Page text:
Last night at Sapient Nitro’s London HQ October’s Great UX Debate took place. Lead by Giles Colborn, the panel – comprised of Lee Sankey, Cennydd Bowles, Daniel Harvey and Windahl Finnigan – spent around 90 minutes debating various UX-related topics.
Towards the end of the night the debate really did kick off in regards to whether design (not just UX, but design in general) needed more representation at a higher level in business and organisations. While this was probably the most engaging part of the debate (with strong points and rebuttals being made on both sides) for me the most poignant points of the evening were several made by Cennyd Bowles.
To paraphrase Cennyd (hopefully not too wildly):
I’d rather ship at 80% perfect and get to work on something else, and get that to 80% as well, rather than spending three weeks getting the first thing to 98%
Cennyd also called ‘bullshit’ on this belief we need to user test everything. He qualified this point by arguing that – if experienced enough – UX designers should know what will work and what won’t. The power of heuristic evaluation – perhaps a forgotten process these days?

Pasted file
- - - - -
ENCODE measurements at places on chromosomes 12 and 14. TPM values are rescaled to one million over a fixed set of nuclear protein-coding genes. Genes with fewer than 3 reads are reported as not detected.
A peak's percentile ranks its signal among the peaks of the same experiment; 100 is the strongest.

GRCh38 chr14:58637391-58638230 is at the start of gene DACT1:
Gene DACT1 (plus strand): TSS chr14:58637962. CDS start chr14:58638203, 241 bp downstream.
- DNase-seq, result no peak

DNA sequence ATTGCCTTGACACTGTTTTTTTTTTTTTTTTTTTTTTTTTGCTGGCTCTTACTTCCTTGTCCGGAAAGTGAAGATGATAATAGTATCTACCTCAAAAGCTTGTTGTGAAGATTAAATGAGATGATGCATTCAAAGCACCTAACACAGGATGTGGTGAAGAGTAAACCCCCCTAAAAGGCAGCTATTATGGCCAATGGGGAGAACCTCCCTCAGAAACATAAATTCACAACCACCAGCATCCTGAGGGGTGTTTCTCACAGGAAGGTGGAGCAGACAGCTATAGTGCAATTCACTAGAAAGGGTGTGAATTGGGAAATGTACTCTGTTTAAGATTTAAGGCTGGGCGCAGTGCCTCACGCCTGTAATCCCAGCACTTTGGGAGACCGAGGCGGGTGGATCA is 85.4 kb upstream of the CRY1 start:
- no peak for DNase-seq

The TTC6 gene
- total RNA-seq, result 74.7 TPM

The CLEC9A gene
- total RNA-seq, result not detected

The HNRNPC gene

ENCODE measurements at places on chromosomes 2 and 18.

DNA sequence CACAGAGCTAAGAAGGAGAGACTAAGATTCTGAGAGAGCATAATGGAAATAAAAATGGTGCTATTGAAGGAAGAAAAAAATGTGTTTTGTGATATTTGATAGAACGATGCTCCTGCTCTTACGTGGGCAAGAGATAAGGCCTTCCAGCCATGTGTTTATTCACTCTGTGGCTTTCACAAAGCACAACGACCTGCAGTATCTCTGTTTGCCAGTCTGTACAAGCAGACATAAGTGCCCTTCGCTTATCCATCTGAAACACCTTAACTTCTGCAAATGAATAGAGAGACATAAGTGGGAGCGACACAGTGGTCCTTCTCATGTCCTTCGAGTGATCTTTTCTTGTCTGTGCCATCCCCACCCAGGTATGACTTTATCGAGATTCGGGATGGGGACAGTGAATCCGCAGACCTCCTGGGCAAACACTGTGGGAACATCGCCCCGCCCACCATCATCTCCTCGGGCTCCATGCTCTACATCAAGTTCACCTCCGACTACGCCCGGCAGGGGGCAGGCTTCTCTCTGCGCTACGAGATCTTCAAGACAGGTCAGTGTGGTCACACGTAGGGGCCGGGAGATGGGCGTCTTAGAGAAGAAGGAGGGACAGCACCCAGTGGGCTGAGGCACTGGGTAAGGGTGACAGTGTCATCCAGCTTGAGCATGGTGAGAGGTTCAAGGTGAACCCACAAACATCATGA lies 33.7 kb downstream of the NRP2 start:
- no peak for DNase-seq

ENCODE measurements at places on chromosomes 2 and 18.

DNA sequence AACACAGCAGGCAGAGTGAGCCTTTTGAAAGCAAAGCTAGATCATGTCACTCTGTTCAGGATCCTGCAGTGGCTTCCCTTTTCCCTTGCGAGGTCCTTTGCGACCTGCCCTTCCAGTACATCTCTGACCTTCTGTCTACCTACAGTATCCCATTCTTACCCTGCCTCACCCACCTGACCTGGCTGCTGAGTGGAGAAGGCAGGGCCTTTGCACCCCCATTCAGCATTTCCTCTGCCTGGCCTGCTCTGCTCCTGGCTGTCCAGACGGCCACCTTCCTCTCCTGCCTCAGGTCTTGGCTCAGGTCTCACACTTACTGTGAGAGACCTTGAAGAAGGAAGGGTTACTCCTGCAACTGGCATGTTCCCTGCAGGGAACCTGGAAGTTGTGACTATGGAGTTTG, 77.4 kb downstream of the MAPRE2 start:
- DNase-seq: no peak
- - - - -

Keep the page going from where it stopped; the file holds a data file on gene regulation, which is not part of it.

This goes back to his 80% v 98% analogy: if you’ve designed a working login process before, you should be pretty confident doing so again (and confident that it will work for at least 80% of users). To get it to 98%, it might take weeks of work (not to mention additional costs for testing and development). 98% is great but in that same time what if you could get a search system implemented at 80%?
I know what I’d rather have. I think there’s far too much fear and anxiety about launching products and features, and not just from some in the UX world – this extends to developers, project managers, clients etc.
Of course you don’t want to ship something that’s broken, but we’re thinking about 80% here. That should be well beyond the point of minimum viable product. It’s not perfect, but it’s built and out there – it’s alive and not languishing behind closed doors having thousands of tiny details polished to a ridiculous degree.
We have a huge luxury in the software and online world: the final product can be updated after it’s been shipped. So we can iterate on our 80% easily – and moving beyond 80% on a live product is even easier as you can analysis usage metrics that can sometimes give you insight far greater and truthful than 5-10 users in a lab in hour-long sessions. (Edit: as Fabien Marry pointed out, this will only give you quantitative feedback, not qualitative feedback).
I’m not for a minute saying don’t user test. But we need to look at this in the big picture and use our expertise to make a professional call in many situations. With that in mind, my final take away from the great UX debate? The adage of the software engineering realm: ship early, ship often.